All lives matter is an idea that we human beings fundamentally hold to be true. However, as scholar-practitioners we understand that ideas and theories do not always translate into practice. Bearing that in mind, I call to attention an event that occurred on a university campus where a work of graffiti—with an affirming message to its black student population that their lives mattered was defaced. The word “all” was sprayed with red aerosol paint over the word “black” to communicate that everyone and not just black lives matter. For many us who have done coursework from kindergarten to graduate school, we understand that there is a certain connotation associated with red ink on a paper. Generally speaking, red mark ups on assignments typically mean that the answer(s) given was incorrect or served to highlight typos or grammatical errors. So what are we to make of the red markings on a mural in which black voices were invalidated? Were these students wrong in their assertion?
As educators, we should be teaching our students how to stand for something without standing over others. We should be teaching them the dangers of painting with broad strokes.
And so the defacement of the mural carries implications in environments that are supposed to be inclusive. Perhaps to the unsuspecting, it was just a wall available for public usage, but to these students, it was a sacred space where they could “exalt the narratives of black lives who had been lost to state-sanctioned violence.” The graffiti then, in this context allowed those who authored it to assert presence and to a claim space where one did not previously exist. In my estimation, the mural produced did more to begin the process of reconciling the deeply felt grief, emotional confusion, and righteous anger constructively – in a way that the sanctuary within a cultural center may not have been able to. If we explicate further, the substituting of “black” for “all” symbolized an erasure of the valid experiences of multiple black identities. Think about the various identities that you hold and then consider how it might feel to have any one of them stripped from you. I submit that’s how these students felt. Simultaneously, it represented the re-appropriation and co-optation by those who only view the black condition from a place of privilege. It’s this same sort of re-appropriation that has allowed for systemic marginalization with tools such as shaming and victim-blaming to thrive.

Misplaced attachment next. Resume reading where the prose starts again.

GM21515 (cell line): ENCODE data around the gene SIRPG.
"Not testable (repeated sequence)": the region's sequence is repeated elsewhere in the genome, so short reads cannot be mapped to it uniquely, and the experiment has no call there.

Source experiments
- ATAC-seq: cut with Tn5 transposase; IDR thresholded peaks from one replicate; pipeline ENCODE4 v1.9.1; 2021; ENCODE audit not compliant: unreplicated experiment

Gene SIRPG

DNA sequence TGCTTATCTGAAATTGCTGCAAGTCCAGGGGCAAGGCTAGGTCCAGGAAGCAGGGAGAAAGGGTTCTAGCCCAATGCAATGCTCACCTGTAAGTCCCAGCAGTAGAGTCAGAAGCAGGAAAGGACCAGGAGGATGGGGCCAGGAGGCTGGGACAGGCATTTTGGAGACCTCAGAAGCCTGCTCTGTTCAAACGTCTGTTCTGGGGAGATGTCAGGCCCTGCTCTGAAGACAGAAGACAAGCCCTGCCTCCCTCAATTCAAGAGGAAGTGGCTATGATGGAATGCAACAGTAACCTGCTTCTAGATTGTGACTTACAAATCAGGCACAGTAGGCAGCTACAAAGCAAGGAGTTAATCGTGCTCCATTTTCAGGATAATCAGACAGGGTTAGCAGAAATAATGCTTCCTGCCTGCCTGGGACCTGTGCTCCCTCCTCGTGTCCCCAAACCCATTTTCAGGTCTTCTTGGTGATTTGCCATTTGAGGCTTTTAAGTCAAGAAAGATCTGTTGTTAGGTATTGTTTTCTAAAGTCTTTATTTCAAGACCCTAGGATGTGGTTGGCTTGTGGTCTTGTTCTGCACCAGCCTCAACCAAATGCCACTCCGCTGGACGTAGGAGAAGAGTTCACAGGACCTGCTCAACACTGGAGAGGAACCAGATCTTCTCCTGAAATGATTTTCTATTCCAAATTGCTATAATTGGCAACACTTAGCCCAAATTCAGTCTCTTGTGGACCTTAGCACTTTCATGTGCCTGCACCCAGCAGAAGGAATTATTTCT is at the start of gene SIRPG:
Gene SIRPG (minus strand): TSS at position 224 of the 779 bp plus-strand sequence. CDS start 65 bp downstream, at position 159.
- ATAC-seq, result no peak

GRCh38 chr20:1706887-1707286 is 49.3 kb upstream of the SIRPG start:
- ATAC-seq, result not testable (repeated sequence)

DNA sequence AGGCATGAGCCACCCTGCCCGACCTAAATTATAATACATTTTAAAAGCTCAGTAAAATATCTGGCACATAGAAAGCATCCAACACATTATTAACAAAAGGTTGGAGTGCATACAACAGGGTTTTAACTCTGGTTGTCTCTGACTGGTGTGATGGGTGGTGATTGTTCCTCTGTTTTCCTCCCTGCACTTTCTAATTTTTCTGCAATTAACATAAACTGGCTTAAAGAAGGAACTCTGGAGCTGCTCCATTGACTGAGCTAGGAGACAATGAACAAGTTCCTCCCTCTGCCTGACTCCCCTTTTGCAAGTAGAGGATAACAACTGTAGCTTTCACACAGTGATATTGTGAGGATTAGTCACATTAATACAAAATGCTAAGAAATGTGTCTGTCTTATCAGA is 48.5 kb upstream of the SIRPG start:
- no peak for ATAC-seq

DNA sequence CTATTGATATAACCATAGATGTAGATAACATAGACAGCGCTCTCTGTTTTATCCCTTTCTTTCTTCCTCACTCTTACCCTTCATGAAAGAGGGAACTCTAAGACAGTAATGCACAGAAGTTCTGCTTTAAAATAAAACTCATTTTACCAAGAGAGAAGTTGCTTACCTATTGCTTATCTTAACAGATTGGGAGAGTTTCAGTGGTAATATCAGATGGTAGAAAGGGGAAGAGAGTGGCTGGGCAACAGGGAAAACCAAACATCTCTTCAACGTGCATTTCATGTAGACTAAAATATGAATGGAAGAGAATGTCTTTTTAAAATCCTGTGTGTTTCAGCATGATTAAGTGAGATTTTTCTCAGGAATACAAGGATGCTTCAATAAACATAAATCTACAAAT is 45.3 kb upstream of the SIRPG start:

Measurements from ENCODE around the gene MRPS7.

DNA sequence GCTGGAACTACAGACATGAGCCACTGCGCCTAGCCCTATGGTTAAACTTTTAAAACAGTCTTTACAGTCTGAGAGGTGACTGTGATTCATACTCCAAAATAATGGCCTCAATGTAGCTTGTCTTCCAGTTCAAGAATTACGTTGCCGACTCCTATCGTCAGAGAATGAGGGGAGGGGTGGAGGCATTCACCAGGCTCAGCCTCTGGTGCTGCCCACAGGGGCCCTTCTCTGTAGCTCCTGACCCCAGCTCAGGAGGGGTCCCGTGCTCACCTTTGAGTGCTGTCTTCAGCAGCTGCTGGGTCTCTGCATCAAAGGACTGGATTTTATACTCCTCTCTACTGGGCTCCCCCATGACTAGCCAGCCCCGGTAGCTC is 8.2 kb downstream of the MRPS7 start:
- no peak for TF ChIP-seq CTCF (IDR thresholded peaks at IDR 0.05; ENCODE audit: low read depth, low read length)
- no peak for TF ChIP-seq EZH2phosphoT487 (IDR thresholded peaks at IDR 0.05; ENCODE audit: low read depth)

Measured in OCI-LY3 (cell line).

There are some, who would be quick to dismiss the implications of this act – citing that the wall belonged to no specific group. And because there was no violation of policy it can be summed up as an exercise of free speech. I believe that free speech for one group should not come at the silencing of another – even if the intention behind the messaging was noble in thought. I’m willing to extend the benefit of a doubt that the motive behind the rewording of the message was not done so maliciously. That it was an attempt to express support for the lives of all however, it failed to achieve the intended result. To those who would suggest that affirming black lives is racist would be wise to consider that #BlackLivesMatter is not about declaring “superiority” over others so much as it is about raising awareness of the contradictions inherent in statements affirming all of humanity. It speaks to the justice that has not yet come, the work that still needs to be done; and the unlearning of systems of oppression that must come to pass.
As we begin to reimagine a more just world, it is imperative that we take stock of ourselves and in some cases humble ourselves enough to learn from these courageous students who transformed their silence into a language that granted them the expressed permission to name their experiences in a way that was meaningful for them. We may all one day find ourselves situated in a place where the campus culture and climate forces us to suppress a part of our identities. What will your response be? And how will you tell your story?